But how can I know that the public key I have received is really from the person I think it is coming from? Maybe I think I have received the public key from the person I think it is, but what if, in reality, it is a ‘man in the middle’ intercepting all the messages and I have that middle man's public key instead?

Men in the Middle

Man in the middle

This is where ‘certificates’ come into the play. Certificates are a kind of passport, provided by a ‘Certification Authority’ (CA), which testifies that the person in question is really that person.


The certificate itself can be used to encrypt and verify a key, similar to packing the key into a certificate:

Certificate Based Key Exchange

Certificate-based key exchange

In this example, Sue then can use the trusted certificate to extract the key. If that fails, Sue knows that the certificate with the key is not coming from Joe.

There are different ways and protocols to distribute the keys and certificates. Usually, the keys/certificates are pre-distributed (e.g. pre-installed on devices), or the secret information is built up and exchanged using a multi-stage protocol like TLS.

TLS exists in different versions (the current version is 1.2, with 1.3 in the draft state). TLS is using a special protocol called ‘Handshake’ to agree on the protocol and to exchange keys (see this link for details). Basically, the certificate is used to verify the server identity, and asymmetric encryption is used to exchange a shared secret key for symmetric encryption:

  1. Client sends a clear (unencrypted) ‘hello’ message to the server, asking for an encrypted session.
  2. Server responds with a server certificate, which includes the server public key in it.
  3. Client verifies the certificate and extracts the public key.
  4. Client uses the public key to send a ‘pre-master’ key he has generated to the server.
  5. The server uses its private key to extract the ‘pre-master’ key.
  6. Both the client and the server use the ‘pre-master’ key to compute a shared secret key.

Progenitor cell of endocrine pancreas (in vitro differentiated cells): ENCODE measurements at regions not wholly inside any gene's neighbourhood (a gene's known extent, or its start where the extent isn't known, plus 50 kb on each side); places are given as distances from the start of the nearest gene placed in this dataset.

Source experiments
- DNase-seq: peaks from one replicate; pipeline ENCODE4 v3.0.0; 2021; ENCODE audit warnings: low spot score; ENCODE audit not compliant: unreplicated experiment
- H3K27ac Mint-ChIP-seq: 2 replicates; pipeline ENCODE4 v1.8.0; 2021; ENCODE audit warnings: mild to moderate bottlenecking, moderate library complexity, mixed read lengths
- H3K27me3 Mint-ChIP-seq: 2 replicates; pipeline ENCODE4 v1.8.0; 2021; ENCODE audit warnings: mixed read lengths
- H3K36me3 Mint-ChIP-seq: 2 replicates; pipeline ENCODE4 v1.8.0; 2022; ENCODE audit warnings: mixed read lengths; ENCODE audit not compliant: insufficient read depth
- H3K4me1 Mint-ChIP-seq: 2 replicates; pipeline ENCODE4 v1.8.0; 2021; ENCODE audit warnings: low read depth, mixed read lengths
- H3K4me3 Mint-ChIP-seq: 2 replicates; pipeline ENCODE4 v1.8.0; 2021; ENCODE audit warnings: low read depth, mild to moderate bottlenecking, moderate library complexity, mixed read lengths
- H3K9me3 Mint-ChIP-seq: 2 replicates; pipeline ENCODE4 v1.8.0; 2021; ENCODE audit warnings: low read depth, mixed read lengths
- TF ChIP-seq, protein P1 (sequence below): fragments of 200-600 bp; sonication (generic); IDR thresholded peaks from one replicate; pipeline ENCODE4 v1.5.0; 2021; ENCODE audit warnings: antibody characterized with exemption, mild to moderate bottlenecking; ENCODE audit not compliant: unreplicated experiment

7. Client sends a message to the server encrypted by that shared secret key.
  8. The server decrypts the received message and checks it.
  9. If that passes, the server sends back an encrypted message using the shared secret key to the client to confirm that everything is ok.
  10. From this point on, both the client and server are using the shared secret key for their communication.

The graph here provides a good overview of the handshake process:

SSL or TLS Handshake

SSL or TLS Handshake

Encryption Middleware

I don’t plan on implementing TLS or the cryptographic algorithms! Instead, I was looking for an open source library I could use. There are different vendors providing encryption middleware. For my project with MQTT, lwIP, and the FRDM-K64F I have found the following:

  • OpenSSL (https://www.openssl.org/): very complete and capable open source implementation with good documentation. More targeting desktop and Linux machines, and less smaller embedded devices. I have a permissive license and am moving to the Apache license version. But because of the general overhead, I didn't consider it for use with the FRDM-K64F.
  • wolfSSL (https://www.wolfssl.com/wolfSSL/Home.html), formerly CyaSSL: Targeting embedded devices, it would fit on the FRDM-K64F. The free Open Source (GPLv2 and GPLv3) version is restrictive, and the commercial one outside of my budget.
  • CycloneSSL (https://www.oryx-embedded.com/cyclone_ssl.html): good features, but same as wolfSSL: GPL license and commercial version only.
  • mbedTLS (https://tls.mbed.org/), formerly PolarSSL: owned by ARM, good documentation, and its Apache 2.0 license allows me to use it in both commercial and open source projects for free. And it seems to be used with lwIP too (more about this later).

The mbedTLS has been the most versatile and open library I have found, and this is why I have started using it in my project. More about that in a future article.


To use a secure data transport, I have to use encryption. Cryptographic algorithms are provided with several open source libraries, and the mbedTLS library seems to fit my needs best. Key (sic!) to encryption is the distribution and handling of keys and certificates. TLS (or the Transport Layer Security) is a protocol that manages key verification and distribution, which is provided in the mbedTLS library.

In the next article, I will cover how to enable TLS between an MQTT Mosquitto broker and the MQTT client, which is a lot about creating keys and certificates.

Happy Transporting!


iot ,iot security ,tls ,mqtt ,tutorial

Published at DZone with permission of Erich Styger , DZone MVB. See the original article here.